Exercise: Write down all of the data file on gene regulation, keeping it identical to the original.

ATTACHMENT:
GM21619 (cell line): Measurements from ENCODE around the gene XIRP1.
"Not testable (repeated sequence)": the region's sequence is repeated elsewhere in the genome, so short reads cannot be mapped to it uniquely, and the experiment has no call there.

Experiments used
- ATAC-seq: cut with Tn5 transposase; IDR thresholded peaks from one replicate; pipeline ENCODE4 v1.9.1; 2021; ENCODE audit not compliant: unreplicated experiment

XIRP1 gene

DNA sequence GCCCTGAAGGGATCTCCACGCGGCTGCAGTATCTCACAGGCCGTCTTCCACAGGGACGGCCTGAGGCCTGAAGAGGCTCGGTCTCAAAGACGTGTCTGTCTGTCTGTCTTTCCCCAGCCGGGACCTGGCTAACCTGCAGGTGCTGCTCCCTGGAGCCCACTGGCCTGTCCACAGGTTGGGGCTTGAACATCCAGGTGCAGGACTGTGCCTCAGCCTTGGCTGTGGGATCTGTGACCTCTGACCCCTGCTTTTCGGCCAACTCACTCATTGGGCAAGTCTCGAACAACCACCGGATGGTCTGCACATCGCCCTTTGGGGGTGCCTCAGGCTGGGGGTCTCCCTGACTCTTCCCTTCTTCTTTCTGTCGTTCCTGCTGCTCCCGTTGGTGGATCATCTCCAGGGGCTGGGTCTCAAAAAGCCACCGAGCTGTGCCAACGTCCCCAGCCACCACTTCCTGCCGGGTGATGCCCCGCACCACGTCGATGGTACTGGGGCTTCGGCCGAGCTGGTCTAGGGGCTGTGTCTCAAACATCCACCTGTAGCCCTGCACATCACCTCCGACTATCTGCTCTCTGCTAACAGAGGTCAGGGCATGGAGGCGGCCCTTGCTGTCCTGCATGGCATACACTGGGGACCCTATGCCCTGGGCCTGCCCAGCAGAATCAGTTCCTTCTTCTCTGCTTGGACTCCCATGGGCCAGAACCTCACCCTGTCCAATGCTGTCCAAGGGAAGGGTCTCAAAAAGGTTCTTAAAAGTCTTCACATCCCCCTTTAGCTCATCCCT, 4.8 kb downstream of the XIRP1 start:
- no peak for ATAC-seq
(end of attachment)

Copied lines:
GM21619 (cell line): Measurements from ENCODE around the gene XIRP1.
"Not testable (repeated sequence)": the region's sequence is repeated elsewhere in the genome, so short reads cannot be mapped to it uniquely, and the experiment has no call there.

Experiments used
- ATAC-seq: cut with Tn5 transposase; IDR thresholded peaks from one replicate; pipeline ENCODE4 v1.9.1; 2021; ENCODE audit not compliant: unreplicated experiment

XIRP1 gene

DNA sequence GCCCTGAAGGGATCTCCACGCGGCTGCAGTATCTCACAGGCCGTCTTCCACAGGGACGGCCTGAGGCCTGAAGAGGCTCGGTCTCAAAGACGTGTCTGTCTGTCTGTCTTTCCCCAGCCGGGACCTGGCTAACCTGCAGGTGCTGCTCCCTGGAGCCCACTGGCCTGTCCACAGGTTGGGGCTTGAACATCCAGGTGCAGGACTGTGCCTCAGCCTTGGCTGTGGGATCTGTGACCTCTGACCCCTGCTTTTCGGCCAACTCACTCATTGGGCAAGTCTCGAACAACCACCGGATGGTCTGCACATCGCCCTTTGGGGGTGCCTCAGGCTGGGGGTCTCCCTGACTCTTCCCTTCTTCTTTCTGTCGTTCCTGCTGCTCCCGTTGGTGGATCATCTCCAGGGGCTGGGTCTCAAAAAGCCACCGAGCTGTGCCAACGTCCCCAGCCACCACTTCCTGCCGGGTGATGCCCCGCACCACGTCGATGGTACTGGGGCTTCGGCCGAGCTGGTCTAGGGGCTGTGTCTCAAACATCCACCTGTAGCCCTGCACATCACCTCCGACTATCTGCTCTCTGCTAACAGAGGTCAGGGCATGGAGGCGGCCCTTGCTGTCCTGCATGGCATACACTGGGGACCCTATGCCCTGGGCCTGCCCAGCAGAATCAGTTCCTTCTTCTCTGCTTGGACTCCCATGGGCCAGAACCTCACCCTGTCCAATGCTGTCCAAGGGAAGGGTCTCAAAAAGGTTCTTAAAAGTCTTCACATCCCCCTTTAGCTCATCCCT, 4.8 kb downstream of the XIRP1 start:
- no peak for ATAC-seq